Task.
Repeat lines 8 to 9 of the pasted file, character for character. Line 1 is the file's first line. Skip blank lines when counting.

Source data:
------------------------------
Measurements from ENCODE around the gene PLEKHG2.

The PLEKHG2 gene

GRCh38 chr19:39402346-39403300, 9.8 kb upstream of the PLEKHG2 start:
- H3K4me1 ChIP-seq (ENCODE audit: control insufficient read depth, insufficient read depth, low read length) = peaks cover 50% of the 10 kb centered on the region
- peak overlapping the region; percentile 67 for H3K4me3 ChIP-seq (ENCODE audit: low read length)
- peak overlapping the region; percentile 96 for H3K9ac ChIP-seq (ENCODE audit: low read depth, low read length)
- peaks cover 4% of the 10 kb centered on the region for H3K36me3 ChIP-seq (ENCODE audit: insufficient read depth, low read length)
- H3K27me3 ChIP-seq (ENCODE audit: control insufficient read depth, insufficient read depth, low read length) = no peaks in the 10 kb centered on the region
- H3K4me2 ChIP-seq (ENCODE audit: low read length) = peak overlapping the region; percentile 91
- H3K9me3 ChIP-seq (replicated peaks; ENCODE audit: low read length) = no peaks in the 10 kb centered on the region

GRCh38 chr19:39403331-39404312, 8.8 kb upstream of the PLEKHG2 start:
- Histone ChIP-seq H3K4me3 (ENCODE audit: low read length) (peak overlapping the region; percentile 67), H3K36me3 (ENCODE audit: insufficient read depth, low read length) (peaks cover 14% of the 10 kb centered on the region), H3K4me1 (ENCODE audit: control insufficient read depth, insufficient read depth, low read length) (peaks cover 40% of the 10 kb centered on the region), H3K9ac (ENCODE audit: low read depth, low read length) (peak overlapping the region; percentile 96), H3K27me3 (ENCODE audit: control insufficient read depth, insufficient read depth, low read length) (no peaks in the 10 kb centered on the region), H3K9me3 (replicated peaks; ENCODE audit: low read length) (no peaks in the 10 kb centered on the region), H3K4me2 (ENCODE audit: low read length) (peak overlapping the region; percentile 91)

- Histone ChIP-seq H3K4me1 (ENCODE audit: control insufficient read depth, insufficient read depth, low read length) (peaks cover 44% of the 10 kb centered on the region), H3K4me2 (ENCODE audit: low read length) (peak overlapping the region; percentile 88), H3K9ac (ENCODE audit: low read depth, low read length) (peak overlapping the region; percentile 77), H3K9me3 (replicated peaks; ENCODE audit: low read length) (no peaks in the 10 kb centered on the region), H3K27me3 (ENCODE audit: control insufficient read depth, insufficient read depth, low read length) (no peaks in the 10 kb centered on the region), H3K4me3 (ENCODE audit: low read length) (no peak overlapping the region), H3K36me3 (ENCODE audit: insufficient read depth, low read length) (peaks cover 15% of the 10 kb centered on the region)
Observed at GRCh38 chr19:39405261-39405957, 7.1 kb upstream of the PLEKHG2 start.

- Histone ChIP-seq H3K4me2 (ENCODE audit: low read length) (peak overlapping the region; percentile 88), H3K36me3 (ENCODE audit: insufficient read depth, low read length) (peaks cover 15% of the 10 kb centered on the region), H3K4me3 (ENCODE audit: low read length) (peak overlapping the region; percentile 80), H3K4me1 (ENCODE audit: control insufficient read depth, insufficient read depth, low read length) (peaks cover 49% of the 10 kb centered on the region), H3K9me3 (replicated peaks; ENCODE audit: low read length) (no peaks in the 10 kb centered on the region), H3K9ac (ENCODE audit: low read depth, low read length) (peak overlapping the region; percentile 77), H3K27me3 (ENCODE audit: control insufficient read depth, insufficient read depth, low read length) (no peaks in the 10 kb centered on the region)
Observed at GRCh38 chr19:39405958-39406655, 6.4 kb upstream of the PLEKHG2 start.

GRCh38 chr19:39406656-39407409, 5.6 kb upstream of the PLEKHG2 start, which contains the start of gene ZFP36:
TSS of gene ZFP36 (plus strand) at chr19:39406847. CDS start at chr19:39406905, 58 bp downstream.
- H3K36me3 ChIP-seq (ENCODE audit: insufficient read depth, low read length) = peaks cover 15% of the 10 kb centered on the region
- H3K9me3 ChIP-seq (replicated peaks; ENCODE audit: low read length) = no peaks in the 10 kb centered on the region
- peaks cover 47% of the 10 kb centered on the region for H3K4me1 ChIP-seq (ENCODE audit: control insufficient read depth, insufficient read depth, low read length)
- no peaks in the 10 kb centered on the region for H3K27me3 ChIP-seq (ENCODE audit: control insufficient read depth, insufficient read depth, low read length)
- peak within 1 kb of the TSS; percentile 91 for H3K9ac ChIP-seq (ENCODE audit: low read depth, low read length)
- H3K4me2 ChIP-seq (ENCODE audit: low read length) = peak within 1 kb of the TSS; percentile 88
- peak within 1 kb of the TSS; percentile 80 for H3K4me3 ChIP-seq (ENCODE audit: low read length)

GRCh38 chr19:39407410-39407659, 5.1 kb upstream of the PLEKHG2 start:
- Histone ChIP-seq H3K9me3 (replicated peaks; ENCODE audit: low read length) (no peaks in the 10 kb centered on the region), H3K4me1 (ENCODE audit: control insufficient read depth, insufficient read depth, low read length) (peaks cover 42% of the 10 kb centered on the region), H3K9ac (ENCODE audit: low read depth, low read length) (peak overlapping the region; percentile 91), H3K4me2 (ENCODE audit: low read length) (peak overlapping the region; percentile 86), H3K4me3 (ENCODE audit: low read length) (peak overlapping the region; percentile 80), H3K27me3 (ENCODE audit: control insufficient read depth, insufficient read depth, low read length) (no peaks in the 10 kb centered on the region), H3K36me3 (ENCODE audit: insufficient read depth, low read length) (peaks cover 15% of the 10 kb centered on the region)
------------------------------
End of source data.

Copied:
- H3K27me3 ChIP-seq (ENCODE audit: control insufficient read depth, insufficient read depth, low read length) = no peaks in the 10 kb centered on the region
- H3K4me2 ChIP-seq (ENCODE audit: low read length) = peak overlapping the region; percentile 91